Public campaigns and other policy instruments can significantly influence consumer behavior and contribute to a reduction of consumer food waste. There are only very few studies that have evaluated to what extent policy interventions actually reduced or prevented food waste. The REFRESH Policy Workshop "Public campaigns and other policy options for behaviour change" discussed the findings of REFRESH work on consumer behaviour and policy recommendations.
Based on a detailed report and policy brief developed by the Ecologic Institute, the workshop provided ideas and inspirations for national policy makers in designing appropriate interventions against consumer food waste. The workshop took place on 19 November 2018 in the German Ministry of Food and Agriculture in Berlin.
With an estimated contribution of 53%, the consumer is the primary contributor to food waste across the food chain in higher income countries. Considering that a large amount of this waste could be avoided, the urgent need to change consumer behaviour is evident. Reducing consumer food waste and policy interventions to support this effort is therefore a key area of the EU project REFRESH.
Based on desktop research and a REFRESH survey in four countries with 3354 households and their food waste behavior, the policy brief translates the findings on consumer behaviour into policy recommendations.
Key recommendations are:
- Policy interventions that increase the skills of consumers for food management are likely to have an impact. Campaigns though, that exclusively provide information and increase awareness about the negative impacts of food waste do not seem to have an influence.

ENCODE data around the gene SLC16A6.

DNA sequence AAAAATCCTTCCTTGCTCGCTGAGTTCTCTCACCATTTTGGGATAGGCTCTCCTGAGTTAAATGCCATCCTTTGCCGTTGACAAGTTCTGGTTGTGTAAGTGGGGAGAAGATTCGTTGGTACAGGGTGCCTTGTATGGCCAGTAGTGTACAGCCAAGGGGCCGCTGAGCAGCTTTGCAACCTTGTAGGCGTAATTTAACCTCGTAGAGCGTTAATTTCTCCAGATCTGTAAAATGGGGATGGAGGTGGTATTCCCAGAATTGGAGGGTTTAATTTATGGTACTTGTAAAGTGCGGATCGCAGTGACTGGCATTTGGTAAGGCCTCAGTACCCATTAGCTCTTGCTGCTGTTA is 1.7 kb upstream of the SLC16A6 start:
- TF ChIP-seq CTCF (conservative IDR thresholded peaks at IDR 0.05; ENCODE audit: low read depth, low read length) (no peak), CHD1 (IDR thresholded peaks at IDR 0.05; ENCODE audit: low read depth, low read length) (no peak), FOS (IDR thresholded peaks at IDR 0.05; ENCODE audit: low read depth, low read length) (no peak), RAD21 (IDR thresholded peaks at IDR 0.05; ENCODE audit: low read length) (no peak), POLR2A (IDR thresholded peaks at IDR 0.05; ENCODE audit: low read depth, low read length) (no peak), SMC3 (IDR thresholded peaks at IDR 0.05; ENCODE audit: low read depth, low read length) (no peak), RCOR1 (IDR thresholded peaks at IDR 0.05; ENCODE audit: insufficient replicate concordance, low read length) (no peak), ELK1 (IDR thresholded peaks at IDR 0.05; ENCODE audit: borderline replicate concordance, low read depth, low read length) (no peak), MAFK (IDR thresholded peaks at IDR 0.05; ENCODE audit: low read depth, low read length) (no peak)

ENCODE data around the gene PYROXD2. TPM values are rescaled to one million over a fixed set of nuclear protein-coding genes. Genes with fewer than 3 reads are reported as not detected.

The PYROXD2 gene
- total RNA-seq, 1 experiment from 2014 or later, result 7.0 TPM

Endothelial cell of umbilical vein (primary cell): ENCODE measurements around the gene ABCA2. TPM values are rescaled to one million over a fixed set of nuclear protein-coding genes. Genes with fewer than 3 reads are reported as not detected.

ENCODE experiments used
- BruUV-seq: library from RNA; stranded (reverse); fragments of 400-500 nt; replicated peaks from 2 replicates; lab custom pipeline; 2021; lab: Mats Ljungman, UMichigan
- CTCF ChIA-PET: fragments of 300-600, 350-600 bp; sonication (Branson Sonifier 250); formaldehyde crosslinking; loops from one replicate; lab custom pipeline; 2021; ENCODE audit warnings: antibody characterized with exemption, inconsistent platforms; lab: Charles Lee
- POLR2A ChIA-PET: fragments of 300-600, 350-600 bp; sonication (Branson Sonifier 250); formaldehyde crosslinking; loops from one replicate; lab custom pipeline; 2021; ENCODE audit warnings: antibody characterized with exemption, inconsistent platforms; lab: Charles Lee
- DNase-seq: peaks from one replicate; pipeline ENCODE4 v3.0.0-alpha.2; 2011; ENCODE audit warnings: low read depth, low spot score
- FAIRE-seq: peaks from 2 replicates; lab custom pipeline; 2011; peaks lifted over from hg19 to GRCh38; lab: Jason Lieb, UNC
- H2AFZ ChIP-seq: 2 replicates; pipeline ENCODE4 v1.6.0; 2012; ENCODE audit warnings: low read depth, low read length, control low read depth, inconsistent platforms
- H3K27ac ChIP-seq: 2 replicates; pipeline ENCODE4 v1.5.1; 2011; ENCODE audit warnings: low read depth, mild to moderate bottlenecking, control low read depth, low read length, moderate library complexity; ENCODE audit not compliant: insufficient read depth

- Policy makers should implement campaigns that aim to influence social norms. Social norm campaigns are impactful as they exploit the tendency of individuals to conform to what they perceive those around them do.
- Policy makers should consider interventions based on regulation, economic instruments and nudging approaches.
- Interventions need to be monitored and evaluated to gain insights about the effectiveness and allow for adjustments.
- An integrated approach to food waste reduction/ food policy is needed, e.g. related to health policies, the economic framework, resource efficiency and waste policies
- Erica van Herpen (Wageningen University): Consumer behavior insights from REFRESH
- Stephanie Wunder (Ecologic Institute): Translating REFRESH findings into requirements for effective public campaigns
- Tom Quested, WRAP: Monitoring and evaluating interventions
- Dr. Anke Niederhaus( BMEL; Head of Unit "Sustainable Nutrition, Reduction of Food Waste", German Federal Ministry of Food and Agriculture): Insights gained from consumer-facing interventions in Germany
- Prof. David Pearson (Fight Food Waste Cooperative Research Centre, Australia): Food Waste policies. Reflections from an Australian perspective
- Anne-Laure Gassin (DG Sante, European Commission): Update on EU actions on date marking and food waste prevention